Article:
On the Distribution of Income and Worker Assignment under Intra-Firm Spillovers, with an Application to Ideas And Networks
We study the earnings structure and the equilibrium assignment of workers when they exert intra-firm spillovers on each other. We allow for arbitrary spillovers provided output depends on some aggregate index of workers' skill. Despite the possibility of increasing returns to skills, equilibrium typically exists. We show that equilibrium will typically be segregated; that the skill space can be partitioned into a set of segments and any firm hires from only one segment. Next, we apply the model to analyze the effect of information technology on segmentation and the distribution of income. There are two types of human capital, productivity and creativity, i.e. the ability to produce ideas that may be duplicated over a network. Under plausible assumptions, inequality rises and then falls when network size increases, and the poorest workers cannot lose. We also analyze the impact of an improvement in worker quality and of an increased international mobility of ideas.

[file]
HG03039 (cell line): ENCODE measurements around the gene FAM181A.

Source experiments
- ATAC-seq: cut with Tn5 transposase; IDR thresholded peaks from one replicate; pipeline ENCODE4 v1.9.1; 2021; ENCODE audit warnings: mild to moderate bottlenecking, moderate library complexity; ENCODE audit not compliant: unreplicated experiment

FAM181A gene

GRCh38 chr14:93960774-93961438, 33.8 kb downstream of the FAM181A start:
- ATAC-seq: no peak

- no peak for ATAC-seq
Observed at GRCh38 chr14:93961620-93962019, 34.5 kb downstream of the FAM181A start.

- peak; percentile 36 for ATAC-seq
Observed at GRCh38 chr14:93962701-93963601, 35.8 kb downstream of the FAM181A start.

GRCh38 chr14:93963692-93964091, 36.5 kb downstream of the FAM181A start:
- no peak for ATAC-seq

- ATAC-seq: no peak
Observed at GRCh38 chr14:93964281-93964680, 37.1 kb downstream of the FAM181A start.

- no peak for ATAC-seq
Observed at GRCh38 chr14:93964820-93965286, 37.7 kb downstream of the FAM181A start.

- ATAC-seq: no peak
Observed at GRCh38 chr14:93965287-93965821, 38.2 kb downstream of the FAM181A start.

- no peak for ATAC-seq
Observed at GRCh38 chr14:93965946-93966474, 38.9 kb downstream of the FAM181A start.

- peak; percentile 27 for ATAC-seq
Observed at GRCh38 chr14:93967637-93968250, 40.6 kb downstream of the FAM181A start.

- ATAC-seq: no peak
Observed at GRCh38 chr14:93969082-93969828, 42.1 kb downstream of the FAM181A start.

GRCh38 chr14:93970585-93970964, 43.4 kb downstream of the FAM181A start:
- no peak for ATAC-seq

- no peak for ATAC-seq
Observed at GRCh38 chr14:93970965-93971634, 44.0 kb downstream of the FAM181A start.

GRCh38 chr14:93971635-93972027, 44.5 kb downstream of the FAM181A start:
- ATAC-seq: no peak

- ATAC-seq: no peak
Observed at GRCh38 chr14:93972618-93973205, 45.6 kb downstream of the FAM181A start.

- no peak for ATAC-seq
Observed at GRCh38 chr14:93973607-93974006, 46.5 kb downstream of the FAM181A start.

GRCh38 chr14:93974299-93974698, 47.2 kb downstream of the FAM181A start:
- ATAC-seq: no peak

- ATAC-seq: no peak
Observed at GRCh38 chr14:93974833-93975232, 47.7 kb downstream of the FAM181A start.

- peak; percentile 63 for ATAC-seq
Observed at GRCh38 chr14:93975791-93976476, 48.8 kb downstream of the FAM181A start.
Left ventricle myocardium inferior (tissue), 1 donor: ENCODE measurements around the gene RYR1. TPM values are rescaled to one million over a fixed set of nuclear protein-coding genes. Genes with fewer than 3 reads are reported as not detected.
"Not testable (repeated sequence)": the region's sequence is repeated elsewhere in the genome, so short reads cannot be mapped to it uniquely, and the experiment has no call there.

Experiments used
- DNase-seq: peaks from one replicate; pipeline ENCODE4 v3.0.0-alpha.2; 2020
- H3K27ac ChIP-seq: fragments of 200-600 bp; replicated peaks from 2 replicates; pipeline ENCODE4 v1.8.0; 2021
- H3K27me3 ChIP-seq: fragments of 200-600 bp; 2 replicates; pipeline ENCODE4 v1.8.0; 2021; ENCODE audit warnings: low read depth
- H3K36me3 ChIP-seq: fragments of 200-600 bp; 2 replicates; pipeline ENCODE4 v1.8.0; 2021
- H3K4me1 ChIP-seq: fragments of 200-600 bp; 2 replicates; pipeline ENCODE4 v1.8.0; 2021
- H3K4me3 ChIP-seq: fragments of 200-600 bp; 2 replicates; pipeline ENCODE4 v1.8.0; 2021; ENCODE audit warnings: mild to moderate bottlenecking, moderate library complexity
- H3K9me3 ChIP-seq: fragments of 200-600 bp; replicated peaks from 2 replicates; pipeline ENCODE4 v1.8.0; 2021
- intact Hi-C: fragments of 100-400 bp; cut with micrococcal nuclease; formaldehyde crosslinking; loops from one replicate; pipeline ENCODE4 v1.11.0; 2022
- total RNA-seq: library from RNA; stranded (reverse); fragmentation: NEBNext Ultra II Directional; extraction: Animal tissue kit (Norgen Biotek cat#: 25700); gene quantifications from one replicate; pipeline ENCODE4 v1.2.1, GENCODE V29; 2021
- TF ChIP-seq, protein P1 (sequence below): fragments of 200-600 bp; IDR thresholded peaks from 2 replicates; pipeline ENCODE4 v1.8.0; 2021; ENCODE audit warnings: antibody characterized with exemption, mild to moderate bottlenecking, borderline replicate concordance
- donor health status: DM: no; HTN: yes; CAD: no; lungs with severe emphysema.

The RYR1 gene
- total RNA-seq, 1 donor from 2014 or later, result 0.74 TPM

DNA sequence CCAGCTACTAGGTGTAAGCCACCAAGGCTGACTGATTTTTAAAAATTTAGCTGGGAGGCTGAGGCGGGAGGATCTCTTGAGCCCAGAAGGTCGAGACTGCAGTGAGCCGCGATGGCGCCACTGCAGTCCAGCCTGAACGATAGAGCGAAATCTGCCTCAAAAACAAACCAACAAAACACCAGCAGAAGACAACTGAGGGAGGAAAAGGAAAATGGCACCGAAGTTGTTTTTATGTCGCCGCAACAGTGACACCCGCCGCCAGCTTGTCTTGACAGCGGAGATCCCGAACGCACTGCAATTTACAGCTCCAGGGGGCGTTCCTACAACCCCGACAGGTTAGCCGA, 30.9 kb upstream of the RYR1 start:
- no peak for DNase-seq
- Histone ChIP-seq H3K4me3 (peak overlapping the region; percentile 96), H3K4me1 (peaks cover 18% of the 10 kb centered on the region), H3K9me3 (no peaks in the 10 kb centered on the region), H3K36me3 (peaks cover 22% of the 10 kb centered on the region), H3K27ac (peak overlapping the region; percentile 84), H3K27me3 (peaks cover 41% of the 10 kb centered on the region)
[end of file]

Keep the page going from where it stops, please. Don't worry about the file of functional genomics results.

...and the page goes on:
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- Becker, Gary S, 1973. "A Theory of Marriage: Part I," Journal of Political Economy, University of Chicago Press, vol. 81(4), pages 813-846, July-Aug..
- Levy, Frank & Murnane, Richard J, 1992. "U.S. Earnings Levels and Earnings Inequality: A Review of Recent Trends and Proposed Explanations," Journal of Economic Literature, American Economic Association, vol. 30(3), pages 1333-1381, September.
- Juhn, Chinhui & Murphy, Kevin M & Pierce, Brooks, 1993. "Wage Inequality and the Rise in Returns to Skill," Journal of Political Economy, University of Chicago Press, vol. 101(3), pages 410-442, June.
- Epple, Dennis & Romano, Richard E, 1998. "Competition between Private and Public Schools, Vouchers, and Peer-Group Effects," American Economic Review, American Economic Association, vol. 88(1), pages 33-62, March.
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